Federal Deposit Insurance Corporation (FDIC)

The FDIC website is a great tool for anyone looking to manage their money more carefully. With quick links to tips about borrowing money, saving money, managing your bank accounts and much more, the site offers a variety of advice. While exploring the different features of the website a unique feature that I took interest in was the “Scams and Thefts” tab. This quick link takes you to a part of the website which explores many different risks that college students are highly acceptable to. Whether it’s how to avoid fraud, or protecting your privacy, this link allows the viewer to get a wide variety of scams and illegal actives that could involve one’s money.  FDIC also provides many links to other websites that can give you more information about a specific financial topic that you may be interested in. Overall, the FDIC website is a starting point which offers an abundance of information for someone who is looking to manage their money better or perhaps learn about the risks that are involved with managing money.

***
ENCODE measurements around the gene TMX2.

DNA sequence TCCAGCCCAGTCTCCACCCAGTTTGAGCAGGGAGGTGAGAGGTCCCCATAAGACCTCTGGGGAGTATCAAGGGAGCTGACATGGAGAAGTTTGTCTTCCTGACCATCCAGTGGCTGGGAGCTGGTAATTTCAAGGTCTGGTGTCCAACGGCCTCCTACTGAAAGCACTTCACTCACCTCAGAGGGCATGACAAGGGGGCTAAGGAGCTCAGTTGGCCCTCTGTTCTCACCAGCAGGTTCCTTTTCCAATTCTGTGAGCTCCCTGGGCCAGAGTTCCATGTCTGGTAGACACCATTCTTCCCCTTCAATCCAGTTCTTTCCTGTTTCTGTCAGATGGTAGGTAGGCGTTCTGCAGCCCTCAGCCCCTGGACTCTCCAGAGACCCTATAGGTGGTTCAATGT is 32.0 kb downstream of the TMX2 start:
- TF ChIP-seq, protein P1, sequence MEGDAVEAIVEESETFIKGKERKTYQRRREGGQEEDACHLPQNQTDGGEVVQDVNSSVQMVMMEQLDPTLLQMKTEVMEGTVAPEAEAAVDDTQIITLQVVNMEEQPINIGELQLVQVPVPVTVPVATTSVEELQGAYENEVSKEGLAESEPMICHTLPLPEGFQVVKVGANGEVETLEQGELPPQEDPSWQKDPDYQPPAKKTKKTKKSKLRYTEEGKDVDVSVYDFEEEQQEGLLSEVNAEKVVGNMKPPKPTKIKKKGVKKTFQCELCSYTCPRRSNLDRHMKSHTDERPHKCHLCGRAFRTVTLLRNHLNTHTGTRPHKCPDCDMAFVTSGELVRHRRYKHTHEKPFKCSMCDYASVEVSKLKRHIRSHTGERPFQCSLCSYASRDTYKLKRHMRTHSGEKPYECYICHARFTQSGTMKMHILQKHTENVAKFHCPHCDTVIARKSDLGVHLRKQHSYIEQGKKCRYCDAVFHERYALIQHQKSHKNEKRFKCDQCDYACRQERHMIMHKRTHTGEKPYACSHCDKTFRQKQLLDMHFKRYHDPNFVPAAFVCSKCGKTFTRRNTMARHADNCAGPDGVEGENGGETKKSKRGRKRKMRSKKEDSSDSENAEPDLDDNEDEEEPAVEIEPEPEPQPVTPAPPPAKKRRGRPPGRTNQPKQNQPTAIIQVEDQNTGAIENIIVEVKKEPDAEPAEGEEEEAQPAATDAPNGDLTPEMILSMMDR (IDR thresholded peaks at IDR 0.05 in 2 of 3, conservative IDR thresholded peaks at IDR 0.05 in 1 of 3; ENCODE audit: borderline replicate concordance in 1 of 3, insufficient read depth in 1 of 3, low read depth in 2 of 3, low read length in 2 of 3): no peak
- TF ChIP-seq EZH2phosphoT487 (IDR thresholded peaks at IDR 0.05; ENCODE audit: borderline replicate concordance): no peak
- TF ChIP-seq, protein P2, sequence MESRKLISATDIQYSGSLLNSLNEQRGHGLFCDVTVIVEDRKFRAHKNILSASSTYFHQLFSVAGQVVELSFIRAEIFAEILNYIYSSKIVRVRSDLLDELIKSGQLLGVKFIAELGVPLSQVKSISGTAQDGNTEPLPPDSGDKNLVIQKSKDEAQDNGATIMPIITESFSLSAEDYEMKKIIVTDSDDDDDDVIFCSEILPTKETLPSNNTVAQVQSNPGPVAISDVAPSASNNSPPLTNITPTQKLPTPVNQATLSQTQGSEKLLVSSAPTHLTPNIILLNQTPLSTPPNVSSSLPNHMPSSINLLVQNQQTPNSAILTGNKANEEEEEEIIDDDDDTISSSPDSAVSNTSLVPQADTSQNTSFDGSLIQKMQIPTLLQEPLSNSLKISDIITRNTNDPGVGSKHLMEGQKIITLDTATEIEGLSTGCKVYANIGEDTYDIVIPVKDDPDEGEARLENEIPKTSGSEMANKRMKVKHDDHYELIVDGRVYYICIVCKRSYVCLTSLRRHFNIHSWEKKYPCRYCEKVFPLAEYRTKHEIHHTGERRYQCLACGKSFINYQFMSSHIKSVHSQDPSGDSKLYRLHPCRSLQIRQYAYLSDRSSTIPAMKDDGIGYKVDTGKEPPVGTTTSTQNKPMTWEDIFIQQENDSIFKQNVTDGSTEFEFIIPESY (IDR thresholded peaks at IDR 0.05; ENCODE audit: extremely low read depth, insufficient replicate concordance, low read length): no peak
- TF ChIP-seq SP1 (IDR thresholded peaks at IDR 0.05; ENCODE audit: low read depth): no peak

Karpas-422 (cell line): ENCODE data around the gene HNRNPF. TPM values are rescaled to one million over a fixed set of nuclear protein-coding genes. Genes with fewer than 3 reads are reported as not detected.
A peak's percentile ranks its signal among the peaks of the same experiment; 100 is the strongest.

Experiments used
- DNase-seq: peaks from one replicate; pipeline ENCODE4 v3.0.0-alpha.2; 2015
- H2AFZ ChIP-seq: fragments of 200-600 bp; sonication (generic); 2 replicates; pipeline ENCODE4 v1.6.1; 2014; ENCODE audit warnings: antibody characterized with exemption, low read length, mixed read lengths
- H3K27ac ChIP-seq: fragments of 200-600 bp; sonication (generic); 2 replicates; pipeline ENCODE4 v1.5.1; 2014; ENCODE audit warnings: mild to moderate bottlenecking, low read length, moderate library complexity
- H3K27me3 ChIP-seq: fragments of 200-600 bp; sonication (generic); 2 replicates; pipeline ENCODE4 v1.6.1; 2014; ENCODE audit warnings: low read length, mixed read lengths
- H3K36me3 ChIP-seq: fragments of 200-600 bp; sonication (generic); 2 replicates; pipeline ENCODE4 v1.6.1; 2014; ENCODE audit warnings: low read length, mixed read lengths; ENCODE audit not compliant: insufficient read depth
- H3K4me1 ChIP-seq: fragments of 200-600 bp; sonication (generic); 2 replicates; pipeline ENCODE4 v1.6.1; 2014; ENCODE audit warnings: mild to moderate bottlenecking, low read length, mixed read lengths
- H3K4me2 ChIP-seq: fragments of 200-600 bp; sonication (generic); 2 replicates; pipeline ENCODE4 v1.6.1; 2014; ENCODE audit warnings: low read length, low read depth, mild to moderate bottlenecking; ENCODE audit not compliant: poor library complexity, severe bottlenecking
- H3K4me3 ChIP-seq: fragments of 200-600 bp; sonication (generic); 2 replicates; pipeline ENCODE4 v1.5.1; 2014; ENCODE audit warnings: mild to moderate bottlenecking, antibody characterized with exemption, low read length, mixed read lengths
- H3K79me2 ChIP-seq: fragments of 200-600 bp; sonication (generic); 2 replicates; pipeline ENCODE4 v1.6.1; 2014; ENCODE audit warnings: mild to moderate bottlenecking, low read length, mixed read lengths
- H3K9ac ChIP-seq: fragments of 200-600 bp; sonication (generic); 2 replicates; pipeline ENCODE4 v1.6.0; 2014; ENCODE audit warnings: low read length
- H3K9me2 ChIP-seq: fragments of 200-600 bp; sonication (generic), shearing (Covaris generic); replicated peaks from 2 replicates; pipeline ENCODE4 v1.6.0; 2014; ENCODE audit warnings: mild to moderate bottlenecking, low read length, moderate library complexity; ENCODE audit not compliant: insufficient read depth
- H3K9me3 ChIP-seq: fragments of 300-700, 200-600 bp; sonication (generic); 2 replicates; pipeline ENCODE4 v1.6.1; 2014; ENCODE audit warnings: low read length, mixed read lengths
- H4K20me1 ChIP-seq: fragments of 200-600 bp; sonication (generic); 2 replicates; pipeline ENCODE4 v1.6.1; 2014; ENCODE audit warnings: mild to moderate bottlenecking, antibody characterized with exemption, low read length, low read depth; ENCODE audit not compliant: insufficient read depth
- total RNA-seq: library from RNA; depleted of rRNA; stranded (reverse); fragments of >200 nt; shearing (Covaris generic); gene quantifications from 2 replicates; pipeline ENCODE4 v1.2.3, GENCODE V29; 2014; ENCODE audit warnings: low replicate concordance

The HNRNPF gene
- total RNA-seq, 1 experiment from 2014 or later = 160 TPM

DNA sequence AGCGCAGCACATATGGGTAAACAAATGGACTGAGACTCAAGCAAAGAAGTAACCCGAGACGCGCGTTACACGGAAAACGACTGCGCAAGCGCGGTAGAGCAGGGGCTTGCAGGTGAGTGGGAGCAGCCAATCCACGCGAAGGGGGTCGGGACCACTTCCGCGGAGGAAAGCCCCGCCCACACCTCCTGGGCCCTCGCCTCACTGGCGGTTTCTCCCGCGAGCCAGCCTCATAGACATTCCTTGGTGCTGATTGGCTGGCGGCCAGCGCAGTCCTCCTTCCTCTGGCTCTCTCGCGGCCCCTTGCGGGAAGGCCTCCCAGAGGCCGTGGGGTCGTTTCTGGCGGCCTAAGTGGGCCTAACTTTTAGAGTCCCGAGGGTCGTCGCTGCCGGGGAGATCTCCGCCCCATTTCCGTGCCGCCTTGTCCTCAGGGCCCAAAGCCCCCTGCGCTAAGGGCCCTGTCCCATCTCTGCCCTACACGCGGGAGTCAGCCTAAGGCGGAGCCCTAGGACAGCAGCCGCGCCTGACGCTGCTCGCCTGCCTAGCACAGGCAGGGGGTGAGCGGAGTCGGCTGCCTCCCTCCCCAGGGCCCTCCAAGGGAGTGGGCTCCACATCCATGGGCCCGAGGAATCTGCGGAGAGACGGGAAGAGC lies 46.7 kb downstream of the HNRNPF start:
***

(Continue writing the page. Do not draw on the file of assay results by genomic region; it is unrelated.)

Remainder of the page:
For more information about Money Smart Week, please contact the Reference Librarians for more assistance by email or by phone at 508-565-1103.